140,000 people have fled violence in the Democratic Republic of Congo since mid-November, with over half a million displaced since April.
This week, armed groups captured the strategically important city of Goma, pushing a conflict that has killed 5.4 million people since 2008, into a new and dangerous stage.
Above (top): Oliva Noalla, 6, with her younger sister on her back, Mugunga camp. Above (left): People have built shelters out of leaves and materials they have managed to find nearby. Above (right): Forced child recruitment is on the increase across the east of the country. Above: Oxfam supplying water in Kanyaruchina.
Violent clashes between armed groups and government forces has already led to a widespread collapse of state control in large areas of the east, where the humanitarian situation is deteriorating rapidly.
Power and water is gone in the main city of Goma, which means people are taking water from the lake instead of the municipal system. There are large fears of a cholera outbreak.
Meanwhile, forced child recruitment is on the increase across the east. Annie, 22, questions if her children will be next.
“Although they are young, I know that child recruitment is happening and I would not put it past the rebel groups to take my tiny children. I know what they are capable of” she says.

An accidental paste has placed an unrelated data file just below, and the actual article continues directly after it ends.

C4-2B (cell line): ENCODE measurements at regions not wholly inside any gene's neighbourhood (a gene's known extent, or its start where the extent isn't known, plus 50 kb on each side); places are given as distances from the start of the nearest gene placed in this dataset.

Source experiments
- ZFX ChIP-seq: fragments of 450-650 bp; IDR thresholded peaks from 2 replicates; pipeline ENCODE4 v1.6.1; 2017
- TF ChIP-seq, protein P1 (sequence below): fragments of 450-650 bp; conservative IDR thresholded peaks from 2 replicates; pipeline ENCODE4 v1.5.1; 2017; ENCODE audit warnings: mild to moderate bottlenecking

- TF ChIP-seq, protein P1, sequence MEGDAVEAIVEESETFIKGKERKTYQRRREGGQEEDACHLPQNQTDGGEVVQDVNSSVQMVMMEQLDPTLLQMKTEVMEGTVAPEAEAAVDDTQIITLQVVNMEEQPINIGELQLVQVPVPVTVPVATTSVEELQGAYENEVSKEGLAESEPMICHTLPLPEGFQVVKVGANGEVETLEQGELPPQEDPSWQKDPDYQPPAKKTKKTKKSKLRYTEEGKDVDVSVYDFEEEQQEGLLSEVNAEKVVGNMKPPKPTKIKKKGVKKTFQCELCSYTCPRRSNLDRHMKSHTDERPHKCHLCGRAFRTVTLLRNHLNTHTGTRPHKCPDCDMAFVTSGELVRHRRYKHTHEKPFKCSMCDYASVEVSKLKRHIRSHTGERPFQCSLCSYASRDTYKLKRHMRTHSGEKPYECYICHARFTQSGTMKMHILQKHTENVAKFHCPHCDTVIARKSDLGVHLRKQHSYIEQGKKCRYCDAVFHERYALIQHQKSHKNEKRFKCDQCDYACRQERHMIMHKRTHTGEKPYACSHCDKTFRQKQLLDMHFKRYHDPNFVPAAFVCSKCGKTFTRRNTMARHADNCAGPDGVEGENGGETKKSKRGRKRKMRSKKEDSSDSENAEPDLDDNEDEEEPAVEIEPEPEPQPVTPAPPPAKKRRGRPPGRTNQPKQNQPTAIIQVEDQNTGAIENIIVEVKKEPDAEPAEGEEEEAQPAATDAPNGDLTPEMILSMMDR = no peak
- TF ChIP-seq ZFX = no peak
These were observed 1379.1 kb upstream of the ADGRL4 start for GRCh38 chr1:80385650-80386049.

She fled her own home in August with her husband and two children and came to Goma to escape the violence in her own area.
“We have lived in a state of fear for months” she says.
She says she lives each day tormented by thoughts of what might happen to her family.
“My children know something is wrong. They react badly to things which they did not do when we were at home. Is it a surprise? They sleep without a roof over their head and eat one meal a day.”
Oxfam, which has been in the region for many years providing clean water and sanitation to tens of thousands of people, is on the ground assessing the needs of people
However the job is made difficult not just by the current security situation.
In 2002 Mount Mount Nyiragongo erupted and covered the city of Goma and its suburbs with volcanic rock. The hard terrain makes it extremely difficult to dig for water and to dig latrines. This means Oxfam has to truck water to meet the urgent needs of thousands of people.